Eid Al-Adha
A man carries a sheep at a local livestock market, ahead of the Eid al-Adha festival, in Lagos, Nigeria September 11, 2016.Reuters

While some Muslims celebrated the second most important festival, Eid al-Adha, on Monday, several celebrated it on Tuesday. Muslims marked the festival by attending prayers and slaughtering or sacrificing animals – a sheep, cow or goat.

Eid al-Adha is also known as the festival of sacrifice or Bakrid (Bakr Eid). The festival is observed to mark the willingness of Ibrahim or Abraham to sacrifice his son on God's (Allah) command.

Palestinians attended prayers at Jerusalem's al-Aqsa mosque, while in Iraq, several worshippers prayed at the Abdul-Qadir al-Gilani mosque in Baghdad. Eid al-Adha was also celebrated across Africa with prayers and animals sacrifice.

In Russia, Muslims prayed in Moscow. In Britain, Prime Minister Theresa May in a video message wished the country's Muslim community on the festival of Eid al-Adha.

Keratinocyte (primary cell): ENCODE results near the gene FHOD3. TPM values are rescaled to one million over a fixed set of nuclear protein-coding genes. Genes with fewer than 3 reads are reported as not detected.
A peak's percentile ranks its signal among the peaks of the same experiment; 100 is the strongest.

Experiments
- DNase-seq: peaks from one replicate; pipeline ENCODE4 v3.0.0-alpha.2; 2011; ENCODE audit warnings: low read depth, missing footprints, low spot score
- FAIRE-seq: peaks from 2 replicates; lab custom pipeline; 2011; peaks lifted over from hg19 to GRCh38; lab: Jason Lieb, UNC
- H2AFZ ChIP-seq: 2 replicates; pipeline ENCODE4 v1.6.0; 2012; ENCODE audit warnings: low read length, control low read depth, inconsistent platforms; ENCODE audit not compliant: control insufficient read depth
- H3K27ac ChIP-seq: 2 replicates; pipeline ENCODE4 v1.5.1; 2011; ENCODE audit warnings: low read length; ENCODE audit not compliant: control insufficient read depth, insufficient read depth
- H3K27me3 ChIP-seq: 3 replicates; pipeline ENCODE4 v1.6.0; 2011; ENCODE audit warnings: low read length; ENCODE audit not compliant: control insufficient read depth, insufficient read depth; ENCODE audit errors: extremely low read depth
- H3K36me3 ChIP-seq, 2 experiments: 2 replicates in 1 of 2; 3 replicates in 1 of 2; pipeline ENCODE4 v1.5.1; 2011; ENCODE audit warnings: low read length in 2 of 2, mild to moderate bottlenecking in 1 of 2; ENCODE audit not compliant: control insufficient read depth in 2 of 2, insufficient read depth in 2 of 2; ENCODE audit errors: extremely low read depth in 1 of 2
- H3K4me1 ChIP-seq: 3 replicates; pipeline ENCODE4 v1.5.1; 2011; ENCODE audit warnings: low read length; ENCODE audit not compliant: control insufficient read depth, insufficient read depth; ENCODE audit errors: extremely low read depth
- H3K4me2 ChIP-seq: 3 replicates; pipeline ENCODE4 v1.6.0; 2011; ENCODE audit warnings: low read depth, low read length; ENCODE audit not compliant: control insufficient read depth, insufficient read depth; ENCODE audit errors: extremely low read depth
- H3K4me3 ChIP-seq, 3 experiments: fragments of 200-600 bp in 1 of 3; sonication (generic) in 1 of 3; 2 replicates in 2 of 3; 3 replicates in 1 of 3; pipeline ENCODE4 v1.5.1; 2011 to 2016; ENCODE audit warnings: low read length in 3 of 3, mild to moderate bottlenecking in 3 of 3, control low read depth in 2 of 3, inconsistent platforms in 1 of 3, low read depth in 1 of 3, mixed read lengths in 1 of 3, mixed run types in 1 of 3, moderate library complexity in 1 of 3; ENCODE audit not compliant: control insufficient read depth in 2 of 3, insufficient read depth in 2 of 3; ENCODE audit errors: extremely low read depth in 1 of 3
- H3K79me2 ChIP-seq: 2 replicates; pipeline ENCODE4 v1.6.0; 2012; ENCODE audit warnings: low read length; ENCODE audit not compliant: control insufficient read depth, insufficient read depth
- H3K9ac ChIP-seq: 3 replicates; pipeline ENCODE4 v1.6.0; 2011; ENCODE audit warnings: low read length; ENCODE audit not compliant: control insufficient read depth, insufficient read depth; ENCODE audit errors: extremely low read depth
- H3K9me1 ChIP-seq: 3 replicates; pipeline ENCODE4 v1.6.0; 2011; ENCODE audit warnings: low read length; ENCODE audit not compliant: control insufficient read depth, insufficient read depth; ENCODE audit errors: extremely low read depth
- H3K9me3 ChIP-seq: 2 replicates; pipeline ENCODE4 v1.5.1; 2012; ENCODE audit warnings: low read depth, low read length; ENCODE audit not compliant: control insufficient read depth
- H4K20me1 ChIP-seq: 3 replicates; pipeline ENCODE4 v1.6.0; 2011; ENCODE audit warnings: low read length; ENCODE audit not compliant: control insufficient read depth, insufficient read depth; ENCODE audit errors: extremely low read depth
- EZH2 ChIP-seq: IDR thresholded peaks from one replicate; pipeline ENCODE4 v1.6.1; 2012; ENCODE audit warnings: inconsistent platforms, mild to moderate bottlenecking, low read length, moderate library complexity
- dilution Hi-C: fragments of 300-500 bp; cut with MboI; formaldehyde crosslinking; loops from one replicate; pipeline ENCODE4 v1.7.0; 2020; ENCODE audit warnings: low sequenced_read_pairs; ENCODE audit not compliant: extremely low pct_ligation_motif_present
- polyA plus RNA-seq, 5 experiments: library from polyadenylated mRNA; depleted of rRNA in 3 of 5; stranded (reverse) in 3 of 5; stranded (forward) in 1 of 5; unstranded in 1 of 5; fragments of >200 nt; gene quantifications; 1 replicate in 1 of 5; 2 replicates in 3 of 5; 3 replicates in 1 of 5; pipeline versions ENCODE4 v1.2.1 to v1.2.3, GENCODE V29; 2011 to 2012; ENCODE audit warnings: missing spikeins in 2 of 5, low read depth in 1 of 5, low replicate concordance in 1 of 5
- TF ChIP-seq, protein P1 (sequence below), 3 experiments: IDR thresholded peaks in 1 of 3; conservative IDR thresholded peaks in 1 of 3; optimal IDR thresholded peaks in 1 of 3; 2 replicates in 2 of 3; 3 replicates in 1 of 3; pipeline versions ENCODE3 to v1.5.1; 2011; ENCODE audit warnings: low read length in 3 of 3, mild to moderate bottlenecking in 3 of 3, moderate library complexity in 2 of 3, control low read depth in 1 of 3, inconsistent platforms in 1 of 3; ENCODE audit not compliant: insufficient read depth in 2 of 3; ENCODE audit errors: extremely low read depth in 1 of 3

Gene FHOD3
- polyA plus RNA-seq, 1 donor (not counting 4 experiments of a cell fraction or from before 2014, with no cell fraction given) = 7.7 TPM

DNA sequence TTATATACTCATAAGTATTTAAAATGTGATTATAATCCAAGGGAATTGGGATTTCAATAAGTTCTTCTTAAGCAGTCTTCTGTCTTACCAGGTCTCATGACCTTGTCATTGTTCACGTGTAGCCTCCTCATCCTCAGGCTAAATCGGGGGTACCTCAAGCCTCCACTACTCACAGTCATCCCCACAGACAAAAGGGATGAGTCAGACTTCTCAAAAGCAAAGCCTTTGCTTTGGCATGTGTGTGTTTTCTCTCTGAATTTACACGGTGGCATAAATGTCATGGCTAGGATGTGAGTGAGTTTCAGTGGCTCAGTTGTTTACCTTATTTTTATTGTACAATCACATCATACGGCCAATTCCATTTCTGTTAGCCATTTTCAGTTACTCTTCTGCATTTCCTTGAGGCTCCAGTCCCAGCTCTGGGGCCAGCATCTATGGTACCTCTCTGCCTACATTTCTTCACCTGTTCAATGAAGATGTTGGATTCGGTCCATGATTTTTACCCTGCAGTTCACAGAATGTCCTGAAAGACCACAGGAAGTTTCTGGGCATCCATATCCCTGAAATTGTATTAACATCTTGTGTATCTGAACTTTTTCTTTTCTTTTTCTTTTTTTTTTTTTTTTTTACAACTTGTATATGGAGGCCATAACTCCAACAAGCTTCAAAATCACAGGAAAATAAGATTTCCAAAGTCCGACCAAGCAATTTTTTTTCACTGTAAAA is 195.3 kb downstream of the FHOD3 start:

"I am proud of the contribution British Muslims make to this country and proud that Britain is home to people from vibrant and diverse backgrounds," she said.

In India, Eid was celebrated on Tuesday with prayers and sacrifice. However, the Eid celebrations were disrupted in Bengaluru and Kashmir. In Bengaluru, the festival was affected due to the ongoing Cauvery water issue, while in Kashmir the three-day Eid festive spirit was dampened by the curfew.

In Bangladesh, thousands of Muslims left capital Dhaka and went to their hometowns to celebrate the festival with their family and friends. In Pakistan, thousands of worshippers celebrated the festivals with prayers.